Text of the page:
Saturday, July 21, 2012

See and Comment on New Floodplain Maps for Western Meck

Public meetings will be held next week to show draft floodplain maps
affecting more than 7,000 individual properties on Charlotte-
Mecklenburg's west side from Cornelius to Pineville.

Charlotte-Mecklenburg Storm Water Services is redrawing floodplain
maps, sometimes called Flood Hazard Maps, for the entire county.
(Image shown is stock photo, not local.) The remapping is being done
in phases over several years. The newest set of floodplain maps is for
Phase 2. It includes western sections of Charlotte, Cornelius,
Huntersville and Pineville along with a small portion of Davidson.

Postcards have been mailed to thousands of property owners whose land
may be affected by the new, draft floodplain maps. The mailers invite
residents to one of three open house meetings where Storm Water
Services staff will meet individually with property owners, use
computers to show how the new maps might affect their property, and
answer residents' questions. Drop-in meetings will be held:

Huntersville – Monday, July 23, 6 to 8 p.m.

CPCC-Merancas (North) Campus, 11920 Verhoeff Drive

Center City – Tuesday, July 24, 6 to 8 p.m.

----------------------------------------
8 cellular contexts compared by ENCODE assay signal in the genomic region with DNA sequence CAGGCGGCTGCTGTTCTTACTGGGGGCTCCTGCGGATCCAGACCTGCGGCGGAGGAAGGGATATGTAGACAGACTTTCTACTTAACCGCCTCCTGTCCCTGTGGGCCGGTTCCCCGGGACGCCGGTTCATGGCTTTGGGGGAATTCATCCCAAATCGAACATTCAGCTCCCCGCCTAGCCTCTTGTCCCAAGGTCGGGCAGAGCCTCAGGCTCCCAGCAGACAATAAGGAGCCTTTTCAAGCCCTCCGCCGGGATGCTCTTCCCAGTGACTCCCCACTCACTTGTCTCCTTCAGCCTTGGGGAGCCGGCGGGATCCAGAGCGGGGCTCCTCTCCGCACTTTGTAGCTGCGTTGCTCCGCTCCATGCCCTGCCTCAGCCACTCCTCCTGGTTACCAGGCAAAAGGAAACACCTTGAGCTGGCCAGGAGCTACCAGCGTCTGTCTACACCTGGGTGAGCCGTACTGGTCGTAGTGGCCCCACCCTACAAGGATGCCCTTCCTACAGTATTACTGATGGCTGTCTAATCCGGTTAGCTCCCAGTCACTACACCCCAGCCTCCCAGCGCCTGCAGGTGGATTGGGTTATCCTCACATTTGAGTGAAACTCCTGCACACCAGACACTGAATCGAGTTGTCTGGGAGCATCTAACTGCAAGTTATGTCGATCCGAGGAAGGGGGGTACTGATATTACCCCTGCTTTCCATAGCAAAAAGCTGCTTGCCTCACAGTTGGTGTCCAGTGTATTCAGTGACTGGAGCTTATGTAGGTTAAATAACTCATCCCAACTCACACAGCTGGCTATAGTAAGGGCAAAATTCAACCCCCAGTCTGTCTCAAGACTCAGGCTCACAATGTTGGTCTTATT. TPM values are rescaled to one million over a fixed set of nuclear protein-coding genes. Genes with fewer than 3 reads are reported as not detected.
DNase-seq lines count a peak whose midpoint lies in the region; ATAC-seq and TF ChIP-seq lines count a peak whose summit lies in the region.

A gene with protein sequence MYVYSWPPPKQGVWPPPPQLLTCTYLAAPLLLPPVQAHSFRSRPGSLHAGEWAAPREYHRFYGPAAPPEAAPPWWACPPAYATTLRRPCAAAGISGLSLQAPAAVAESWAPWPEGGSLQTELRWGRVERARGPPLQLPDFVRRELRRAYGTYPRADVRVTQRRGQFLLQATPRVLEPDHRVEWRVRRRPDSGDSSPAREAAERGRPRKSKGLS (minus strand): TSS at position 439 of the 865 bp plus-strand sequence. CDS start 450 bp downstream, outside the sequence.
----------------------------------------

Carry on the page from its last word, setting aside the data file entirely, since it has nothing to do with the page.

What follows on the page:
Hal Marshall Services Center (free parking), 700 North Tryon
Street, Charlotte

Pineville – Wednesday, July 25, 6 to 8 p.m.

The Hut Meeting Center, 413 Johnston Drive

Residents can also see the new, draft floodplain lines and make
comments or ask questions using an online, interactive map. The draft
maps for Phase 2 must go through local and federal review and are not
expected to take effect for regulatory (development) or insurance
purposes until 2014.

New floodplain maps for central and southeastern Mecklenburg County
(Phase 1) were shown to the public starting in 2010 and are currently
being reviewed by the federal government. Those maps are expected to
take effect in 2013. Updated floodplain maps for northeastern
Mecklenburg County (Phase 3) will be ready for public viewing in 2014
and will likely take effect in 2016.

The maps show land along larger creeks which has a specific risk of
flooding. In the regulated floodplain, new development and
redevelopment is restricted and most mortgage-holders must buy flood